When Chrystal Smith (MT '19) realized her community at the Boys and Girls Club needed help in math, she quickly completed an additional qualification to start teaching them.
As a skilled French teacher, Chrystal always had an interest in language. She often goes the extra mile to make her classes high-energy and fun-filled. But the 2020 pandemic led her on a different path – to STEM education.
She joined the local children's club to establish online tutoring and teaching three times a week. The program, coming to an end with a math refresher session this summer, was highly successful.
This fall, Chrystal will hone her STEM teaching skills for Grades 3-7 at The Maker Bean – a place for students to take math, science and technology workshops – while she teaches at the TDSB in both math and French.
With a PhD program under the tutelage of OISE prof. Mary Reid in her future, Chrystal says she feels "very much at peace" with her new direction in education.
Do you remember the moment you knew you wanted to become a teacher? You often seem 'at the ready' to address your students' needs.
In 2016, I had just finished a contract as an administrator at a private elementary school. During my time at the school, the young children would ask me to teach them French and Spanish. I did my best to help them with their vocabulary and grammar – and it was only after I left did I realize that my language skills were needed among elementary students. I talked it over with my mother and sister and they encouraged me to go back to school.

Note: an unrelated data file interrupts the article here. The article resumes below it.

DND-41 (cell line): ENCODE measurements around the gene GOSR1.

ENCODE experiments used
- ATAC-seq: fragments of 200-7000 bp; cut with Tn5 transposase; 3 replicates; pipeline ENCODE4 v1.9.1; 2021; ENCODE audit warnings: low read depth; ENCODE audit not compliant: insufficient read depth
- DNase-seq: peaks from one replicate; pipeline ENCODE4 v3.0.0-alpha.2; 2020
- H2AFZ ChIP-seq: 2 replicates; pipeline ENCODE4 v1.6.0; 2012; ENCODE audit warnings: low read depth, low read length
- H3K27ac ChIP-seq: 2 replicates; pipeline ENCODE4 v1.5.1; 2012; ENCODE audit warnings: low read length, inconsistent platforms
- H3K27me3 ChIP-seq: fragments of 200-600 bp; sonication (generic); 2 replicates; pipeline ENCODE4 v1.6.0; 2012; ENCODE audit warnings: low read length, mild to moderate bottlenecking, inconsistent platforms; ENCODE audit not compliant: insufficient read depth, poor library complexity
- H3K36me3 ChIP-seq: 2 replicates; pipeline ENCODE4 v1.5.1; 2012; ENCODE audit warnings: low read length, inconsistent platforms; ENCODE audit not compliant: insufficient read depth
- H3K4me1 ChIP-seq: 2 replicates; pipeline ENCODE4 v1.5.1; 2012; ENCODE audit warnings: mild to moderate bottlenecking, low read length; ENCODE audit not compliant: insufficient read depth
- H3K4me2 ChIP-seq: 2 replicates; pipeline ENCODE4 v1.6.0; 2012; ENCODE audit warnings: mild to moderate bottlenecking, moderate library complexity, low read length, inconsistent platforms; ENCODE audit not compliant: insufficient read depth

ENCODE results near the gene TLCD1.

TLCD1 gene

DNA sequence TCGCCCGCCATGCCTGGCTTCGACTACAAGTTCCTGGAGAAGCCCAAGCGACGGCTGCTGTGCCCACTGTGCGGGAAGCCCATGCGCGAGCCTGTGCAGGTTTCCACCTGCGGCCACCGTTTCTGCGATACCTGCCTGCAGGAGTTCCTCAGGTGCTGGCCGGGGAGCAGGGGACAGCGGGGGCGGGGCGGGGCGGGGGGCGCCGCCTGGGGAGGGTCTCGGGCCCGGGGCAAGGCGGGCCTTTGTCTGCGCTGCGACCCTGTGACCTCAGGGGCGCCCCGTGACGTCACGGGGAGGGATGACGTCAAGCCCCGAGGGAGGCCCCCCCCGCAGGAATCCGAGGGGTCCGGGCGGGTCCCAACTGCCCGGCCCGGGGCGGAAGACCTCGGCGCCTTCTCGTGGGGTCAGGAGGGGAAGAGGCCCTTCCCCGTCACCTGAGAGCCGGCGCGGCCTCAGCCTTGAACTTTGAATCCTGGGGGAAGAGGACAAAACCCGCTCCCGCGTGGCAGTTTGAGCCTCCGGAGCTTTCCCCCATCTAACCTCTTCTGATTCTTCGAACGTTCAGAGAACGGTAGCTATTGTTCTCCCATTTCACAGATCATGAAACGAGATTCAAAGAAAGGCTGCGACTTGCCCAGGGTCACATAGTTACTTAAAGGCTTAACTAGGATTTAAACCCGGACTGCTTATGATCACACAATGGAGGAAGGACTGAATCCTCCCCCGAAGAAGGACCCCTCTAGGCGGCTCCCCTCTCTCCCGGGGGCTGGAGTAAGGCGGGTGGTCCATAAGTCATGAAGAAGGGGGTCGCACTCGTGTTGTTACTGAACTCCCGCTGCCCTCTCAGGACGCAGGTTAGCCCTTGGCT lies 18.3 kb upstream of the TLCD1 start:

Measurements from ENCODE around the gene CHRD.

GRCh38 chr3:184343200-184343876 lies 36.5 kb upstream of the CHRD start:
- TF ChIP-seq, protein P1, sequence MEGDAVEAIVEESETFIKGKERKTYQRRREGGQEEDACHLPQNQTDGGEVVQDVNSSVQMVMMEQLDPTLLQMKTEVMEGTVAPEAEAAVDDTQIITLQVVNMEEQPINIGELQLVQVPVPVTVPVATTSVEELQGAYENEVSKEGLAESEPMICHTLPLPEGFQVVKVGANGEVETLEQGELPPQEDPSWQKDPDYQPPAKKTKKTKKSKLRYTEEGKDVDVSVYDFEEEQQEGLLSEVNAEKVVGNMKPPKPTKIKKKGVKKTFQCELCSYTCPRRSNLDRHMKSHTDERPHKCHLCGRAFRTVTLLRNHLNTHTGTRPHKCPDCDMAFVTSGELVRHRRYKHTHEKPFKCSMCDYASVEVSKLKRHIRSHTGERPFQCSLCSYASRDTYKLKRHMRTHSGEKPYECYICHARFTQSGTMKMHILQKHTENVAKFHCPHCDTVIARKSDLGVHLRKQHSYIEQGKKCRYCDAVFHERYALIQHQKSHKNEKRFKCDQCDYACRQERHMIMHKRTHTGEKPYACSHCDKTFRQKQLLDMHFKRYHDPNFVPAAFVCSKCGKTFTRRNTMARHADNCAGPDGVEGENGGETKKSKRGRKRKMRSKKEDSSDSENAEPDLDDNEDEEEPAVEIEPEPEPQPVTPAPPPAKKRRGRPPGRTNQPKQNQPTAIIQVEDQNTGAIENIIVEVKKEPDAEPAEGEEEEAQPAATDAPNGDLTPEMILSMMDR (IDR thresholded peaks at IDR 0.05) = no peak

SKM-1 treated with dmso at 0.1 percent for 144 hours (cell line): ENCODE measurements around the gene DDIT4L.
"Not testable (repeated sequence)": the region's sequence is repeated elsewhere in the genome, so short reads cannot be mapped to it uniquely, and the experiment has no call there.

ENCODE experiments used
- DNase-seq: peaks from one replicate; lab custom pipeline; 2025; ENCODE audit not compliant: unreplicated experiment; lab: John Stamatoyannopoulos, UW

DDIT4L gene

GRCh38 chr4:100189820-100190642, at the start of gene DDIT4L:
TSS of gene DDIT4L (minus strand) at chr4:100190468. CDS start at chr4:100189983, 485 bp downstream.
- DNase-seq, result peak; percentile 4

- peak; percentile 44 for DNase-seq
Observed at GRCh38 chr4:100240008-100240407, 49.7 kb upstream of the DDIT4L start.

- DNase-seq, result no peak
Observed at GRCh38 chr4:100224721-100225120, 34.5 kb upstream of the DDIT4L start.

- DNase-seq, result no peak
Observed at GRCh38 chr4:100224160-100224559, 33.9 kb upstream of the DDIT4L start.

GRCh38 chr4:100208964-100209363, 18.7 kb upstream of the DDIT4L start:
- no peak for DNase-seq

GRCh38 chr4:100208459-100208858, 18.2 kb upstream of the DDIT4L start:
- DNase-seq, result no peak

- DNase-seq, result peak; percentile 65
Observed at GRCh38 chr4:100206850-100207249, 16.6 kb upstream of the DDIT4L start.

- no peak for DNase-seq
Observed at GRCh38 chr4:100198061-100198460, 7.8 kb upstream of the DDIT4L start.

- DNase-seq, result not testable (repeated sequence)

The next year, I began teaching privately and, by the fall, I had enrolled in the teaching program at OISE. I remember walking up to the office on the 11th floor and speaking with a staff member for advice. I was petrified of the thought of returning to school full-time and not finding work in downtown Toronto.
But by the time September rolled around, I had a plan to apply for bursaries and I was offered some on-campus work. I felt proud to be studying at one of the best institutions for teaching in Ontario and even prouder to learn that I would be welcomed into the Master of Teaching program.
It was fall 2019 when I signed my first contract with TDSB. I remember bowing my knees in prayer that morning and saying "thank you for choosing me."
Did you always have roots in the French language? When did math education peak your interest?
I studied foreign languages in high school and began learning French at the age of 12. I learned Spanish at the same time. Spanish was a lot easier for me but I persevered in French because I had a great teacher who inspired me to keep trying, as I was by no means the best student in the class.
My interest in math education came before OISE when I was tutoring math at the Grade 8 and 9 level. I had a wonderful student and together we would work through her math problems. I stumbled through most of it but she was always gracious. If I made a mistake we would just laugh it off and keep working!
When I got to OISE and had not one but two math courses, I had no idea that I would do well. When I got excellent final marks I kept boasting to my friends and family. I was supposed to be a French teacher, not a math teacher!